Medical questions & health advice by licensed doctors
"Can a chemical peel damage your skin?"
I did my first chemical peel a year ago and I'm hooked. Is this actually bad for my skin and should I stop doing them?
Chemical peel, which is also known as chemexfoliation or derma-peeling, is one of the least invasive ways to rejuvenate the aging skin. As you may know already, the treatment requires that a chemical solution is applied to the skin to cause it to "blister" and eventually peel off to smooth the texture of the skin by removing the damaged outer layers. Serious complications rarely occur with chemical peels, especially when they are performed by a qualified and experienced professional. However, it is important to recognize some risks and uncertainties that accompany healing with chemical peels. These risks include, but are not limited to, skin infection (i.e., herpes simplex virus, Pseudomonas organisms, Straphylococcus or Streptococcus organisms, Candida organisms), lower eyelid ectropion, cardiac arrhythmias, renal failure, laryngeal edema, toxic shock syndrome, or facial scarring, etc. Infections are uncommon, but herpetic outbreaks can almost be expected if appropriate antiviral prophylaxis is not administered. Prolonged use of ointments after chemical peel may promote folliculitis and acne, especially in patients with a prior history. These complications can usually be treated with good results. Chemical peels are an effective and extremely satisfactory procedure. Careful patient selection and education are essential to both the patient's final result and his or her satisfaction. I strongly recommend you consult a dermatologist or plastic surgeon in person for more details.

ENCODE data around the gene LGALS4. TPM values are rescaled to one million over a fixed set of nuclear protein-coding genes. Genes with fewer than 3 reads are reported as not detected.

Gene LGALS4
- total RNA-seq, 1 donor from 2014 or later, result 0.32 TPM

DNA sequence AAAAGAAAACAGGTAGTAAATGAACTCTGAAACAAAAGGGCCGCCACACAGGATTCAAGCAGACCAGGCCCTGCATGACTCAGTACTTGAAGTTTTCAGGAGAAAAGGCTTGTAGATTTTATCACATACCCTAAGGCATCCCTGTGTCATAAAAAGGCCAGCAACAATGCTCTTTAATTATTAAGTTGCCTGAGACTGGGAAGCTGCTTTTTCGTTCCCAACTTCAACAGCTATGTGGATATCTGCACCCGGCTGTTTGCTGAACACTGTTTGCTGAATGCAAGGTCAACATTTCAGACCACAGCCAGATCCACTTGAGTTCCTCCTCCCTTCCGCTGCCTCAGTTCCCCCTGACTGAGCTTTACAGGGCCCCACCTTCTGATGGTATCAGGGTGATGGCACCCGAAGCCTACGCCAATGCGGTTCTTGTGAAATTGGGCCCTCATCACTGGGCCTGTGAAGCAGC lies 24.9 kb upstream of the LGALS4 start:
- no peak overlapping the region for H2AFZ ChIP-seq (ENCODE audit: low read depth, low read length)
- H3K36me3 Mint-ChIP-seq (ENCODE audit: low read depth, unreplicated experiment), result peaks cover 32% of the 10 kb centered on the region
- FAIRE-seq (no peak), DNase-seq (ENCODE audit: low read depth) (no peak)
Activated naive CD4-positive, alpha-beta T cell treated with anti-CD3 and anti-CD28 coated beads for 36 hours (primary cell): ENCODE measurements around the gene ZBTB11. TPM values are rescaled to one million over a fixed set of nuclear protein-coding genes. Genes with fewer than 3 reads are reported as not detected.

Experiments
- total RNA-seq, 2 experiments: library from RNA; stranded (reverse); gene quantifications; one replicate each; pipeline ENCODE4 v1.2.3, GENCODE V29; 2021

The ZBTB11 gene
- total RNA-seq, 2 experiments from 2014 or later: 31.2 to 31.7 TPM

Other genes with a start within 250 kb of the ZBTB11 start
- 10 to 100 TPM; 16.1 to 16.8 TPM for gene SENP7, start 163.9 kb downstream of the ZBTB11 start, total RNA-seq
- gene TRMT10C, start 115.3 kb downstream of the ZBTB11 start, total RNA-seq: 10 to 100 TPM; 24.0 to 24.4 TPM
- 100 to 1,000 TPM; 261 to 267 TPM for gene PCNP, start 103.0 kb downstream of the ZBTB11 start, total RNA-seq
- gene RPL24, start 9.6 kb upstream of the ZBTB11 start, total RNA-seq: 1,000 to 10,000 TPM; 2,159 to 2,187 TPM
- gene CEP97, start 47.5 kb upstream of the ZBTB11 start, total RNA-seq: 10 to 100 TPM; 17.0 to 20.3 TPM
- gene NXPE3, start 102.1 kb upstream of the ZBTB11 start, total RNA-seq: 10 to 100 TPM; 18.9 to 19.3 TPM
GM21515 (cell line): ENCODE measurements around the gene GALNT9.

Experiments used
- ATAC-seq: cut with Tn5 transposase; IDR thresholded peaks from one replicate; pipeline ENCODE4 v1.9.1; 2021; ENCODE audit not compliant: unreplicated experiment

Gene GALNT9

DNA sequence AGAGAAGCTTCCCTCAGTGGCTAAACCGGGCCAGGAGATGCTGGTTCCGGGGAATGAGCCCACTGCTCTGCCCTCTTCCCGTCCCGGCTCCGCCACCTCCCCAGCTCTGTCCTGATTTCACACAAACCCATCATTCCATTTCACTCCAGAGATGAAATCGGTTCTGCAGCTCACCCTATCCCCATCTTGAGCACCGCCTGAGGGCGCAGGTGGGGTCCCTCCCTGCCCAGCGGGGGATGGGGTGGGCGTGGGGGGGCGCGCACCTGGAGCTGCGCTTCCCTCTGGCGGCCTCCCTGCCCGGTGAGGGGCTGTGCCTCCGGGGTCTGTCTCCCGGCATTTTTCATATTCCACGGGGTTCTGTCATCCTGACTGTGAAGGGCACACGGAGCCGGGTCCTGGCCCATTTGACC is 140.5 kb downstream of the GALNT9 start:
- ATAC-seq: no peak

Need more info?See a dermatologist today
Zocdoc Answers is for general informational purposes only and is not a substitute for professional medical advice. If you think you may have a medical emergency, call your doctor (in the United States) 911 immediately. Always seek the advice of your doctor before starting or changing treatment. Medical professionals who provide responses to health-related questions are intended third party beneficiaries with certain rights under Zocdoc’s Terms of Service.